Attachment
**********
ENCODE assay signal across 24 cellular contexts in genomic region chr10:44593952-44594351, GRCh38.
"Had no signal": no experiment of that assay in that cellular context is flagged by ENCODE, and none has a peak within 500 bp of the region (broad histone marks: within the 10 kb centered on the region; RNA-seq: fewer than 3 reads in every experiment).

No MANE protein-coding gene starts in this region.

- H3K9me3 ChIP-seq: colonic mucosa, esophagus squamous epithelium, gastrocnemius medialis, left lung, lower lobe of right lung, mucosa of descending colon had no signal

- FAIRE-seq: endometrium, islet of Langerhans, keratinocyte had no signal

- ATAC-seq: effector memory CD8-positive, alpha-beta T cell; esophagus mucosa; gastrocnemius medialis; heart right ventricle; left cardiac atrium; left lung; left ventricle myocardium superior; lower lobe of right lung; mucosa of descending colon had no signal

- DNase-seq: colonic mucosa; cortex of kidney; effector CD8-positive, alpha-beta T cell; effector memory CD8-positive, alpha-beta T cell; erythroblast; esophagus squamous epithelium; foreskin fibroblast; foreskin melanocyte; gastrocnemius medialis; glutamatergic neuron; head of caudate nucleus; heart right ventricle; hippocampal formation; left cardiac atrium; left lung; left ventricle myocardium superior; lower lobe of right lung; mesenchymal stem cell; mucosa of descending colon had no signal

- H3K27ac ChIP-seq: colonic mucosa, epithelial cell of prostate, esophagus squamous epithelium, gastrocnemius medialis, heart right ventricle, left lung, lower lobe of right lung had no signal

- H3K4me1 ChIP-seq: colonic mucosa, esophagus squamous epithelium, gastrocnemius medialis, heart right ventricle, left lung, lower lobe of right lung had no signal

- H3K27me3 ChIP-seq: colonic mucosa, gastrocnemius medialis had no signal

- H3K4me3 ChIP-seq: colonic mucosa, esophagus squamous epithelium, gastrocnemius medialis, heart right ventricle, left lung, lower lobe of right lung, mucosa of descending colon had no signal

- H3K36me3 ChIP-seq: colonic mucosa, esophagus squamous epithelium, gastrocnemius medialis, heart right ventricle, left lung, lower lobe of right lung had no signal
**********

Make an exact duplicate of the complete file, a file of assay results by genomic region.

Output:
ENCODE assay signal across 24 cellular contexts in genomic region chr10:44593952-44594351, GRCh38.
"Had no signal": no experiment of that assay in that cellular context is flagged by ENCODE, and none has a peak within 500 bp of the region (broad histone marks: within the 10 kb centered on the region; RNA-seq: fewer than 3 reads in every experiment).

No MANE protein-coding gene starts in this region.

- H3K9me3 ChIP-seq: colonic mucosa, esophagus squamous epithelium, gastrocnemius medialis, left lung, lower lobe of right lung, mucosa of descending colon had no signal

- FAIRE-seq: endometrium, islet of Langerhans, keratinocyte had no signal

- ATAC-seq: effector memory CD8-positive, alpha-beta T cell; esophagus mucosa; gastrocnemius medialis; heart right ventricle; left cardiac atrium; left lung; left ventricle myocardium superior; lower lobe of right lung; mucosa of descending colon had no signal

- DNase-seq: colonic mucosa; cortex of kidney; effector CD8-positive, alpha-beta T cell; effector memory CD8-positive, alpha-beta T cell; erythroblast; esophagus squamous epithelium; foreskin fibroblast; foreskin melanocyte; gastrocnemius medialis; glutamatergic neuron; head of caudate nucleus; heart right ventricle; hippocampal formation; left cardiac atrium; left lung; left ventricle myocardium superior; lower lobe of right lung; mesenchymal stem cell; mucosa of descending colon had no signal

- H3K27ac ChIP-seq: colonic mucosa, epithelial cell of prostate, esophagus squamous epithelium, gastrocnemius medialis, heart right ventricle, left lung, lower lobe of right lung had no signal

- H3K4me1 ChIP-seq: colonic mucosa, esophagus squamous epithelium, gastrocnemius medialis, heart right ventricle, left lung, lower lobe of right lung had no signal

- H3K27me3 ChIP-seq: colonic mucosa, gastrocnemius medialis had no signal

- H3K4me3 ChIP-seq: colonic mucosa, esophagus squamous epithelium, gastrocnemius medialis, heart right ventricle, left lung, lower lobe of right lung, mucosa of descending colon had no signal

- H3K36me3 ChIP-seq: colonic mucosa, esophagus squamous epithelium, gastrocnemius medialis, heart right ventricle, left lung, lower lobe of right lung had no signal